Let’s call the past two years what they have been: a collective trauma. We haven’t always labeled it as such because we tend to think of trauma as a horrendous experience, like war or a physical attack, that happens to a discrete set of people. However, in organizations across every industry, the impact of the last two years has a lot in common with what would widely be considered traumatic events.
In our work as consultants in the workplace, and in the academic research on the topic, we see people exhibiting a decreased capacity to deal with emotions (their own and others’), increased displays of anger, higher rates of anxiety and depression, difficulty concentrating, and memory problems. We believe one of the key drivers of the “great resignation” is the trauma we have been through. So how can leaders and managers help people reduce anxiety and regain balance and energy?
Moving forward after any trauma depends in large part on both feeling heard and sharing common experiences. We know that these two workplace conditions are essential for employees to feel engaged and do their best work. According to a May 2021 study by Glint, a company that creates employee engagement platforms, the top two drivers of a work culture in which employees are happy, satisfied, and engaged are (1) an opportunity to learn and grow and (2) a sense of belonging. Researchers reached these conclusions after analyzing millions of responses from 629 companies on Glint’s platforms and studying more than 275,000 job postings from 375 organizations on LinkedIn.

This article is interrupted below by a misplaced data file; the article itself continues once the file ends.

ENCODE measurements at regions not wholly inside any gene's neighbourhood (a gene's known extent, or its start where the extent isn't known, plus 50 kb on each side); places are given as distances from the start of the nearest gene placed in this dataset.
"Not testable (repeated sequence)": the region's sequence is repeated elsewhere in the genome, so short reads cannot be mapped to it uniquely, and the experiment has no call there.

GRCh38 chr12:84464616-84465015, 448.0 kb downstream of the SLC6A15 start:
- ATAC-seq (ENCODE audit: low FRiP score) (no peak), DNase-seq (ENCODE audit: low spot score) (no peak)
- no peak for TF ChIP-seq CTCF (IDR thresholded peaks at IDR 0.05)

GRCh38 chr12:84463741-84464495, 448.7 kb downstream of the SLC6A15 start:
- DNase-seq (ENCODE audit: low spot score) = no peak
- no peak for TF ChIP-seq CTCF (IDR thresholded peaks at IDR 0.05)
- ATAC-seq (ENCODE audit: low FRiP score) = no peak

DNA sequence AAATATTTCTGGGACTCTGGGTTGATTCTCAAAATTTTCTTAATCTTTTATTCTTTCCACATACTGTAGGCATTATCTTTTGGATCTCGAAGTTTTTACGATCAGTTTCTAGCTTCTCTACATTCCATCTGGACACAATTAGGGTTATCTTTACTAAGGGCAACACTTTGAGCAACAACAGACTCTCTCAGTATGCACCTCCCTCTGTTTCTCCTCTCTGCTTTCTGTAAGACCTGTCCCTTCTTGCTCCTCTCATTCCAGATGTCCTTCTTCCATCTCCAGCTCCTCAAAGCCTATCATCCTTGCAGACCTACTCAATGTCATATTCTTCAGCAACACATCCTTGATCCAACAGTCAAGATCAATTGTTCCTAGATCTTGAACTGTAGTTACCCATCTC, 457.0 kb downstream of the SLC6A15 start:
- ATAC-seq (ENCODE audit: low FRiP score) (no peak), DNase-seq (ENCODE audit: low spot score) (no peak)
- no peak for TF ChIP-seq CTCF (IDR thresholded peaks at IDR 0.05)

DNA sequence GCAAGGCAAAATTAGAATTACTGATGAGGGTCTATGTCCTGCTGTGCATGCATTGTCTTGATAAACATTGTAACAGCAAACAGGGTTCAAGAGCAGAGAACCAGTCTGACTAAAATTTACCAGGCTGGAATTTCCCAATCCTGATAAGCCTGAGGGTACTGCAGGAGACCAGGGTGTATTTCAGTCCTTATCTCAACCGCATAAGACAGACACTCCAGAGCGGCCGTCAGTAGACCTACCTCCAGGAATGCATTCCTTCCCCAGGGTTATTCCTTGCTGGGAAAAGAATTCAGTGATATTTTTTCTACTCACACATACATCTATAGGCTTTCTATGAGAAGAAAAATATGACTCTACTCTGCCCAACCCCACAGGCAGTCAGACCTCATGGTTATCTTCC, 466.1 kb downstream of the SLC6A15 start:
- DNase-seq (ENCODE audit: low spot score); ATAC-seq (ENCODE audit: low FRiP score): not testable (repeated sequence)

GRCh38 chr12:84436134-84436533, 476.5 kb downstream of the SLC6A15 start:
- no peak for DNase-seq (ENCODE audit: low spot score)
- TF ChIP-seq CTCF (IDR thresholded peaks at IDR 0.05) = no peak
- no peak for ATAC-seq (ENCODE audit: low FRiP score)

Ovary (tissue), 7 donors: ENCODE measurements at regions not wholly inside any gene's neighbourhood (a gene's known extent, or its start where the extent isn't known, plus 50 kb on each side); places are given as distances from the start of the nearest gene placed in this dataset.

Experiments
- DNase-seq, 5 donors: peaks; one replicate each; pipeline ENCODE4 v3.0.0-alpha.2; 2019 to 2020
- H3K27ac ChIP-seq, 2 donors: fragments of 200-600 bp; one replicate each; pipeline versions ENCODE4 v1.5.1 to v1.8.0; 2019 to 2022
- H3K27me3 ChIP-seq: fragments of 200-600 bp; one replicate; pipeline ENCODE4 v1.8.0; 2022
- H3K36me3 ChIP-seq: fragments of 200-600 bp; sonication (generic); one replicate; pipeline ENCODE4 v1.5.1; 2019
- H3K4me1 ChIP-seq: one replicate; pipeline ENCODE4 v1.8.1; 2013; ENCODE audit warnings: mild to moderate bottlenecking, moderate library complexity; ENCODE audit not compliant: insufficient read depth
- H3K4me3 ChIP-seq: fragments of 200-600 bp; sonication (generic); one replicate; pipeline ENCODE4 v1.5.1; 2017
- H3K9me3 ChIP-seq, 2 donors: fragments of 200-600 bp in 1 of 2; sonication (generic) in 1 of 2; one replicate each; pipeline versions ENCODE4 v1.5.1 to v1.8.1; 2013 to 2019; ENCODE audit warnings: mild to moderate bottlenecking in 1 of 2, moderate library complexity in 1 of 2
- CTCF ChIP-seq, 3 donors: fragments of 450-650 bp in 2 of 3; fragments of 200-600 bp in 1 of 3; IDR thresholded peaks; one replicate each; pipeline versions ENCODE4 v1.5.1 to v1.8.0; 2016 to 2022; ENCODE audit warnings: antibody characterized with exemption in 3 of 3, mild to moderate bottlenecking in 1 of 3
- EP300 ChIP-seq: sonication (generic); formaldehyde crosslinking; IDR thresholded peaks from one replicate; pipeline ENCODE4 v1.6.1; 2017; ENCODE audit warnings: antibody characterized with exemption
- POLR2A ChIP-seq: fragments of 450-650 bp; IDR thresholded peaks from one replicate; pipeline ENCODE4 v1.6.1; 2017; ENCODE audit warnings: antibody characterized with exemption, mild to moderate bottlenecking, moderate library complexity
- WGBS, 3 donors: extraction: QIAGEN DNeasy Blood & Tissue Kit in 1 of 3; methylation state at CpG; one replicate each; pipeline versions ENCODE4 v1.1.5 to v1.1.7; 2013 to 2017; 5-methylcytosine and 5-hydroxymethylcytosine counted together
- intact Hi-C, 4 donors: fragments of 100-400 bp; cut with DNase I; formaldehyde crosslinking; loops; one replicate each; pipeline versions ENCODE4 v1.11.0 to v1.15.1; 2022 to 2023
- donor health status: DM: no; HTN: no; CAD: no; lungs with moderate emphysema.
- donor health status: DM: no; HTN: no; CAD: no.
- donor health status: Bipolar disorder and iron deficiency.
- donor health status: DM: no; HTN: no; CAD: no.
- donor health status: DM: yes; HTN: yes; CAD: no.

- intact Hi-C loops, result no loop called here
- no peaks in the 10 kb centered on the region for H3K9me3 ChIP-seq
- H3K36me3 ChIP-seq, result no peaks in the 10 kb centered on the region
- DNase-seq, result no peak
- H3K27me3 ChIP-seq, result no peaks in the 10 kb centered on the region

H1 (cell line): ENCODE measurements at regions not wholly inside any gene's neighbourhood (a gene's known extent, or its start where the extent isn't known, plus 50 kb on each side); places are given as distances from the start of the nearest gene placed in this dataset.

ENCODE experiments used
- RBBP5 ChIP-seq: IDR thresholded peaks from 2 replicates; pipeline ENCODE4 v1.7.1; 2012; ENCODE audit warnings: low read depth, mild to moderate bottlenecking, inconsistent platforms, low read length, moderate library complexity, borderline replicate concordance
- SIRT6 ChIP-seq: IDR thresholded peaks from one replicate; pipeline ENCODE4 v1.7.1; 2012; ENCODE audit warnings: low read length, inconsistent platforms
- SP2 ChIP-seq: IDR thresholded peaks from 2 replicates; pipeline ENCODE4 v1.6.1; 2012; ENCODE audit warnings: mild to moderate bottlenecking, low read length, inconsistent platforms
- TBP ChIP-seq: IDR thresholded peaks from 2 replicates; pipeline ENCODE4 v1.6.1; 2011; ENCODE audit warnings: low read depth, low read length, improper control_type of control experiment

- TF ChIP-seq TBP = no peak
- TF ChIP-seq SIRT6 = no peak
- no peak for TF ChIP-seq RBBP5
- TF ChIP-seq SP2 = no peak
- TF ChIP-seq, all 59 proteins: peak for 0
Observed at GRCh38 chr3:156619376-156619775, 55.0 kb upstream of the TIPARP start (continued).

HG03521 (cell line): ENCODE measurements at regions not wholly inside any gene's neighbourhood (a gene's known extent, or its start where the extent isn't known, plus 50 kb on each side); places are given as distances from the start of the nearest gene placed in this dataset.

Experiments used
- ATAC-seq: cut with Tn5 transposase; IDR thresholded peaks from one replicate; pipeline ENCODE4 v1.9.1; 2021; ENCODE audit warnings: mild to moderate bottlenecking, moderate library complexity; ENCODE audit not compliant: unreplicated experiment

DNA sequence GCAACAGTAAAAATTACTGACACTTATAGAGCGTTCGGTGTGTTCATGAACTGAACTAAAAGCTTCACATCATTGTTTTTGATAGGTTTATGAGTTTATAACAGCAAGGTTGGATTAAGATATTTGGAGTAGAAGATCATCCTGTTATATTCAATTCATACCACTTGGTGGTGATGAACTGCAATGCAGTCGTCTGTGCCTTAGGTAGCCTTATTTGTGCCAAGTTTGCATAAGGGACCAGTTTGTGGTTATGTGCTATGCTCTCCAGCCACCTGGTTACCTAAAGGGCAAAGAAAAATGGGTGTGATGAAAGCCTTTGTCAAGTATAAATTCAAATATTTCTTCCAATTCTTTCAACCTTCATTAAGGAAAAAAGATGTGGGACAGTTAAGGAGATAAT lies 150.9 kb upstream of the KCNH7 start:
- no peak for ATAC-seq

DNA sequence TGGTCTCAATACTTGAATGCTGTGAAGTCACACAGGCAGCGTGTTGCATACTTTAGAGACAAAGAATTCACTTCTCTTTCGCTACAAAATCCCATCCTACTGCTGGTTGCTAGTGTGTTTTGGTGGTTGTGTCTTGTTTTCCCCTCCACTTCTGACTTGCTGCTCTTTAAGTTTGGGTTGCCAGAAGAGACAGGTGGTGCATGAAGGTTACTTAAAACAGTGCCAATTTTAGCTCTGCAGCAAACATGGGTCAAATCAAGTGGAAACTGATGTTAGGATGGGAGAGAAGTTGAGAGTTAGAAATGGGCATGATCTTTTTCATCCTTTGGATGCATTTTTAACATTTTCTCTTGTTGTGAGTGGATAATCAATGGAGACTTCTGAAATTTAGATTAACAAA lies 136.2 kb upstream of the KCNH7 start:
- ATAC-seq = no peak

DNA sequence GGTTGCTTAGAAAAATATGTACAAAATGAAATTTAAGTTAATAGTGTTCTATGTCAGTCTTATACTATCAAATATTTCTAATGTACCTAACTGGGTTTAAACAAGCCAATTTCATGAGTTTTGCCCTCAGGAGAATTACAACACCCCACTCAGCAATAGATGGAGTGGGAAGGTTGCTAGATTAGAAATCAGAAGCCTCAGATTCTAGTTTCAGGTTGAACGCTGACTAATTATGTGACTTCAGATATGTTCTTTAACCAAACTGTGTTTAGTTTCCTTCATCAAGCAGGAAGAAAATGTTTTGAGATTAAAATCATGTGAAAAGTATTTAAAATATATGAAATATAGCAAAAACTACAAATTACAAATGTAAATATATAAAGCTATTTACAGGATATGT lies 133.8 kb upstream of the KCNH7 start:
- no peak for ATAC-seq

Moving forward also requires having the opportunity to acknowledge and grieve what’s been lost. To do so, people need a psychologically safe environment. At work that means allowing colleagues to talk freely about the challenges they’re facing, such as fears about new coronavirus variants, grappling with uncertainty, and collaborating with coworkers whom they may have never met in person. Telling employees to “tough it out” is not helpful.
To better understand and facilitate healing without becoming mired in talking about trauma, leaders should focus on four actions that will help employees feel valued in the post-COVID workplace.